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  1. #1
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    Slipping off Pedals

    Hi,
    I don't know if this is the proper place to post this or not? if not Please excuse me.
    I got the cranks in awhile ago for my bikes and got them installed and they are working out great except for when I try to pedal faster/harder to build up speed my feet will slip off the pedals which as you know can end up badly...
    Does anyone here have any poor mans tips on how to cure this?

    Thank You

  2. #2
    I like my car ShadowGray's Avatar
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    http://www.performancebike.com/shop/...slisearch=true


    And if you really want to be secure, add these:
    http://www.performancebike.com/shop/...slisearch=true


    Maybe better pedals with better grip, or even go with clipless pedals..
    [SIGPIC][/SIGPIC]

    Drexel University 2012
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  3. #3
    cab horn
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    Post #2 is the cheapest. All that should run you maybe $15 at most. The more expensive option is to go clipless. You'll need new pedals + shoes in that case.
    Mes compaingnons cui j'amoie et cui j'aim,... Me di, chanson.

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    Senior Member Sci-Fi's Avatar
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  5. #5
    rebmeM roineS JanMM's Avatar
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    Mini-clips are even simpler - don't require straps.
    http://www.nashbar.com/profile.cfm?c...%20Accessories
    Ultimately, clipless, toeclips/straps, or PowerGrips are more effective.

  6. #6
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    Quote Originally Posted by Evans View Post
    Does anyone here have any poor mans tips on how to cure this?
    Bubble gums under shoes?

    It's called toeclips and straps. Be sure to anticipate and release strap b4r u have to stop.

  7. #7
    I like my car ShadowGray's Avatar
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    Quote Originally Posted by jsmithepa View Post
    Bubble gums under shoes?

    It's called toeclips and straps. Be sure to anticipate and release strap b4r u have to stop.
    Not really, if your main purpose is to stop slippage, you don't have to tighten it to the point where you can't get out easily. Just have the strap close enough that it will hold your foot in place but still easy enough to slip out the back.
    [SIGPIC][/SIGPIC]

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  8. #8
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    Quote Originally Posted by ShadowGray View Post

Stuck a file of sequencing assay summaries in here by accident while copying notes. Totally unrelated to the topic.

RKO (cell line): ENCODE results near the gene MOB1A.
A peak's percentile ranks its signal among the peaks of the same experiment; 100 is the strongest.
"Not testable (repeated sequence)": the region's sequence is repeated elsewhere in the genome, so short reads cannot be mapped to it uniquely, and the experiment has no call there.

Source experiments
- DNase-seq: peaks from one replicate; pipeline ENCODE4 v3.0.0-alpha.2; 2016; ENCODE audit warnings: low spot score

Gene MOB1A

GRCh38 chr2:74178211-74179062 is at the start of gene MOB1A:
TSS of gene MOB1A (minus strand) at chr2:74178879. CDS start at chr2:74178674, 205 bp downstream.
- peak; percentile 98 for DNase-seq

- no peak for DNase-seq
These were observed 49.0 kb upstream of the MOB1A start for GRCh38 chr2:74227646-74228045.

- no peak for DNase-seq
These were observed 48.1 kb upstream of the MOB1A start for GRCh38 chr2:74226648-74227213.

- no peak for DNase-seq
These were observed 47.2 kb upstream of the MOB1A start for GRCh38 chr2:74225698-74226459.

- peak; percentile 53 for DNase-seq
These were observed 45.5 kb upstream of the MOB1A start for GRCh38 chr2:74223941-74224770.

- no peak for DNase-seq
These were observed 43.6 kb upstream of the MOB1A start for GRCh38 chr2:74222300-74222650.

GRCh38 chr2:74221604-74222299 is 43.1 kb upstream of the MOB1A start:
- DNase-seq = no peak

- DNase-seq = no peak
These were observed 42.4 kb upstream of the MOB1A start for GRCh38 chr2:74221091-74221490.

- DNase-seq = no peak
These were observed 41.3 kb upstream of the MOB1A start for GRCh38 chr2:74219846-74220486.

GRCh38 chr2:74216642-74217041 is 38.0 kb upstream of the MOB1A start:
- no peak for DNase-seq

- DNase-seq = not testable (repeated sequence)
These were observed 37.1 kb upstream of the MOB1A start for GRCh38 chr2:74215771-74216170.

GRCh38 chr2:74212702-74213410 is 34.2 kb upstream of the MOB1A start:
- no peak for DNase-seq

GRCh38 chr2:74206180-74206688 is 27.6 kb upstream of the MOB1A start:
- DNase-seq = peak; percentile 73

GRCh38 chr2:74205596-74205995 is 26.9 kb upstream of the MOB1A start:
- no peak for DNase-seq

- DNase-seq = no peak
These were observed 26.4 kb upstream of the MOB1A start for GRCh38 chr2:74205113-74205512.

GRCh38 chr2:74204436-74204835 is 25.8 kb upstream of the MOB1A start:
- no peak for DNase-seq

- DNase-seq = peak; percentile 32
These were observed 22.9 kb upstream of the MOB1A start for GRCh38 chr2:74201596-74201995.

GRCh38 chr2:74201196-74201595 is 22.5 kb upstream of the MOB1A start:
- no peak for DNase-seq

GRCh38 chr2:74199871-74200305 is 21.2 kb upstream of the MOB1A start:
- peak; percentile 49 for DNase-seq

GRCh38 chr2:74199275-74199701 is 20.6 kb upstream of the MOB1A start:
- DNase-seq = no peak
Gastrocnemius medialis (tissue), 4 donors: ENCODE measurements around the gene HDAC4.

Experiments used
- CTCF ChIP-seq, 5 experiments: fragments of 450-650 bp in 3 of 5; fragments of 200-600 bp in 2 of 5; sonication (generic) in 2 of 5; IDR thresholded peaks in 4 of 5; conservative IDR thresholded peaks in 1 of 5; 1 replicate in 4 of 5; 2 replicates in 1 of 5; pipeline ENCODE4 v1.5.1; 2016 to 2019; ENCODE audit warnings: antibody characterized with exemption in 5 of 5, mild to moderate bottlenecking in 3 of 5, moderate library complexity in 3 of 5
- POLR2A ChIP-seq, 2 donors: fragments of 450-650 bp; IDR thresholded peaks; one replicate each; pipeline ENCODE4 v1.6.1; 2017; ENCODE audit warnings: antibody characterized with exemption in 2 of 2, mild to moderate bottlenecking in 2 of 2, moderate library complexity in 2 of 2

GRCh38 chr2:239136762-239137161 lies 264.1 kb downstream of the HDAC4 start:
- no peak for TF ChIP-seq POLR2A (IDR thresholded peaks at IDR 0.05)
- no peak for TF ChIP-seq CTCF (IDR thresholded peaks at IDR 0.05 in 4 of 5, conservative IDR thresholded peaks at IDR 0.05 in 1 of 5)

Not really, if your main purpose is to stop slippage, you don't have to tighten it to the point where you can't get out easily. Just have the strap close enough that it will hold your foot in place but still easy enough to slip out the back.
    Ahhh, he'll figure it out. "Pedal fast/hard" will invariably lead to the realization about efficiency/play/energy lost. Carnac says cycling shoes in his next 12 mos purchase.

  9. #9
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    Thanks everyone,
    I think I will look into the Nashbar Mini Toe Clips JanMM linked to.

    Quote Originally Posted by jsmithepa View Post
    Bubble gums under shoes?

    It's called toeclips and straps. Be sure to anticipate and release strap b4r u have to stop.
    LoL,or Duct Tape...

    I Appreciate the help

  10. #10
    rebmeM roineS JanMM's Avatar
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    You won't be allowed in the TDF with Mini Toe Clips.

  11. #11
    Senior Member cyclezealot's Avatar
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    The exact reason I went clipless. Straps are awkard getting into and out of . Without going clipless, I'd absolutely never stand on my pedals. That would be a huge loss. Standing , changing positions, is welcome relief to just pushing down on the pedals. Plus athe advantage of being able to use the pedals to pull up.
    Pray for the Dead and Fight like Hell for the Living






    ^ Since January 1, 2012

  12. #12
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    If you decide on Powergrips, let me know. I have two brand new sets.

  13. #13
    Senior Member gldrgidr's Avatar
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    No one else mentioned this, but you might just need to shift into a higher gear, especially if this is happening going down hill. If you are just starting out, it's difficult to judge how fast you are going.
    You didn't say what pedals you have. Bell sells some very inexpensive bmx pedals.
    Last edited by gldrgidr; 08-06-08 at 04:57 PM.

  14. #14
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    Hi,
    I don't think I will be doing TDF so that shouldn't be a problem. Although I am curious as to why they aren't allowed?

    joejack951,
    If I can scrape together enough change for the powergrips I will definitely let you know as I would love to have them instead but right now the toe-clips are in my budget.

    gldrgidr,
    It happens on flat ground and uphill/downhill
    The pedals are stock so I admit they aren't the greatest.


    I Appreciate all the help and suggestions everyone
    Thank You

  15. #15
    Senior Member DannoXYZ's Avatar
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    DO NOT LOCK YOUR FEET TO THE PEDALS!!! You will injure your ankles and knees and be strapped with lifelong pain and suffering. I'm serious! Your feet are slipping off the pedals when you're pushing hard because you do not have pedaling form down.

    You really must practice the motions of pedaling and applying forces as close to 90-degrees from the crank as much as possible. That means at the bottom of the pedal-stroke, your feet should actually be going backwards. I suspect they're slipping off because you're still pushing at the bottom and the pedals aren't going to go down any more. All of your pedaling force is then going towards pushing your feel sideways and off the pedal.

    So practice pedaling in circles. Practice using lower gears and spinning more. If you do not improve your form, all the pedal-straps will do is concentrate that lobsided force into twisting your ankles and knees instead of pushing your feet off the pedals. Personally I think all bikers should start out riding on bare pedal-spindles to develop good pedaling form.

  16. #16